CHICAGO – Milwaukee takes competitive bids Thursday on about $270 million of revenue notes and general obligation bonds to manage cash flow and fund capital projects.
The city is selling about $130 million of tax-exempt general obligation notes and bonds, which includes $38 million of refunding debt. The deal includes another $18 million in taxable GOs. Also being sold are $120 million of revenue anticipation notes due in December to cover the city’s cash flow needs as it awaits its state shared revenue aid payment in November.
The bonds will fund “general municipal projects, streets, and tax-increment financing” said Richard Li, debt specialist in Comptroller Martin Matson’s office, which manages city debt issuance. The city is requiring that each maturity not be reoffered at less than par.
Katten Muchin Rosenman LLP and Hurtado Zimmerman SC are co-bond counsel. Public Financial Management Inc. is advising the city.
The city’s public debt commission is accepting submissions from legal firms interested in serving as bond counsel or disclosure counsel on future city general obligation, revenue anticipation note, and revenue-backed bond deals. Proposals are due May 16.
Winners would serve for a three-year term with the possibility of the city extending the term two additional years. The latest competitive selection process marks the first time the city is hiring a separate disclosure counsel to work on offering statements. Li said the additional role should help local firms interested in vying for city work.
Ahead of the sale, Fitch Ratings and S&P Global Ratings affirmed the city’s AA ratings and stable outlooks.
The rating reflects “the city's stable financial performance over time, exceptionally strong gap-closing capacity and moderate long-term liabilities. A demonstrated capacity to cut spending, low expected revenue volatility and sufficient financial cushion offset Fitch Ratings’ expectation for limited revenue growth,” Fitch said.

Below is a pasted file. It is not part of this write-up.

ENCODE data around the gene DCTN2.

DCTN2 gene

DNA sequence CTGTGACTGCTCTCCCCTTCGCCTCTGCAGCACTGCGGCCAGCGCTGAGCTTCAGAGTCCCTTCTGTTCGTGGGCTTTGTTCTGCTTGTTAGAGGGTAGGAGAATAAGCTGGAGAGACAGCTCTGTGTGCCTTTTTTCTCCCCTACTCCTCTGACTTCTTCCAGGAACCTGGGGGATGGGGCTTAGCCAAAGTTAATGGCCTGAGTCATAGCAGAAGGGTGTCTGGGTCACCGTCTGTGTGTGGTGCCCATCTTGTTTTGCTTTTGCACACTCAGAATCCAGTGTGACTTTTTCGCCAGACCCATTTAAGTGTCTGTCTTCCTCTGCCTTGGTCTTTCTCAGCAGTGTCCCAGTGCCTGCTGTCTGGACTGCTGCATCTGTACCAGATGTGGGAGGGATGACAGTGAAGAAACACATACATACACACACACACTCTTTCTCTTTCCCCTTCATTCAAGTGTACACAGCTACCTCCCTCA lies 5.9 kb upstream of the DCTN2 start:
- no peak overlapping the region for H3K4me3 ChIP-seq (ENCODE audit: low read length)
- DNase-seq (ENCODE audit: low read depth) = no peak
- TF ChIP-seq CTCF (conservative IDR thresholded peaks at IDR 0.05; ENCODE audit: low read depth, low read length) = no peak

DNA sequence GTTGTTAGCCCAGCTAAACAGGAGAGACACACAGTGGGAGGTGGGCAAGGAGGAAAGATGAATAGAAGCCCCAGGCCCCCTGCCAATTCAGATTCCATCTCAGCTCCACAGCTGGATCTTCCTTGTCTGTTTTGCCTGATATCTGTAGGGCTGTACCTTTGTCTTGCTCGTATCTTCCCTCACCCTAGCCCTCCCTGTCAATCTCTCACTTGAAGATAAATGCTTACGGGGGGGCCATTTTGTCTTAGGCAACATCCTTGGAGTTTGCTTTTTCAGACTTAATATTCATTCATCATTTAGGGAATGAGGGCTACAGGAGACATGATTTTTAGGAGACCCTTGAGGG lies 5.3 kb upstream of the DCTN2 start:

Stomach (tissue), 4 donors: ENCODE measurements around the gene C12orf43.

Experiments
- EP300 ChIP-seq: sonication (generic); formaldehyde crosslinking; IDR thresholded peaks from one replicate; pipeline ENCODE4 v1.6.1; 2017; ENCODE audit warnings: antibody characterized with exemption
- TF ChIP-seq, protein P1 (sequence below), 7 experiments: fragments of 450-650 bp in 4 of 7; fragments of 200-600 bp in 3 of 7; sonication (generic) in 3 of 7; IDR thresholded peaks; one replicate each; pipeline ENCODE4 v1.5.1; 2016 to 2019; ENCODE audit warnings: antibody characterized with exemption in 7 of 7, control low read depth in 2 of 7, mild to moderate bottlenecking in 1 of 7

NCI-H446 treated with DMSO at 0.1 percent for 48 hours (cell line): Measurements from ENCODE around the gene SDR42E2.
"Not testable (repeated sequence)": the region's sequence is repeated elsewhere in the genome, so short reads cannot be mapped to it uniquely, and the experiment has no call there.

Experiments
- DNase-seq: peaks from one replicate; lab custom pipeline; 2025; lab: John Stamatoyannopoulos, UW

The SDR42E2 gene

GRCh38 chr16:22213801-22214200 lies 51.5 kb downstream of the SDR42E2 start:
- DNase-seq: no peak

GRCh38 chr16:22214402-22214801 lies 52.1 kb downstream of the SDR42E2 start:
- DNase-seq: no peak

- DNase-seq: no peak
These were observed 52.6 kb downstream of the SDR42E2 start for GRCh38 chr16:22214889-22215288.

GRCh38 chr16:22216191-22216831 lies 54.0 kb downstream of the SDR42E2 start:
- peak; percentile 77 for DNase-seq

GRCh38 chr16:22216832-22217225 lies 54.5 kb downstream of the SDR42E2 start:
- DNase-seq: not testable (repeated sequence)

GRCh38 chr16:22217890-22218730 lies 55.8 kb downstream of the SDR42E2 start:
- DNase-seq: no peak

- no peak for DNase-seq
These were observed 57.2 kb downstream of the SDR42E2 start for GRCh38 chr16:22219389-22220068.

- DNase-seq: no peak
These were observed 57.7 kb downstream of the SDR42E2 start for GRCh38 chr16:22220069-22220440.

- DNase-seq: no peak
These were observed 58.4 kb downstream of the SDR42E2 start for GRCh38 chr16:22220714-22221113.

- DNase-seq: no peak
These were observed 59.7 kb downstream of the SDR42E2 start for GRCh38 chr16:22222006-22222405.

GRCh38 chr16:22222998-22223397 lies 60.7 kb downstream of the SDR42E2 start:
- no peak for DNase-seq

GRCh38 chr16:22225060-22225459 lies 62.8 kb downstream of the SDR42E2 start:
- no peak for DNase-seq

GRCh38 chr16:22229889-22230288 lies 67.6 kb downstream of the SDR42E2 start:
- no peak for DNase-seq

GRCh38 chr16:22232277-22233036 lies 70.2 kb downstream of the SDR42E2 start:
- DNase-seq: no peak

“The stable outlook reflects our view of the city's economy and our anticipation that the city will maintain strong budgetary flexibility, very strong liquidity, and, at least, adequate budgetary performance,” S&P said.
State shared revenue payments account for about 40% of the city’s general fund revenues, “making its finances somewhat vulnerable to the state's fiscal condition,” said Fitch, which assigns its AA rating to Wisconsin’s GOs. Property taxes are next biggest source, accounting for 30% of general fund revenues.
Over the next two years, the city expects to issue an additional $110 million of GO debt and about $70 million in new pension bond debt. The city previously issued $62 million in pension debt in 2013 that matures in 2018.
The city's employees are covered by the Employees' Retirement System, which was 97.8% funded as of Dec. 31, 2014, with a net pension liability of $94 million. Milwaukee's combined pension and OPEB contributions totaled $90.1 million in 2015, S&P said.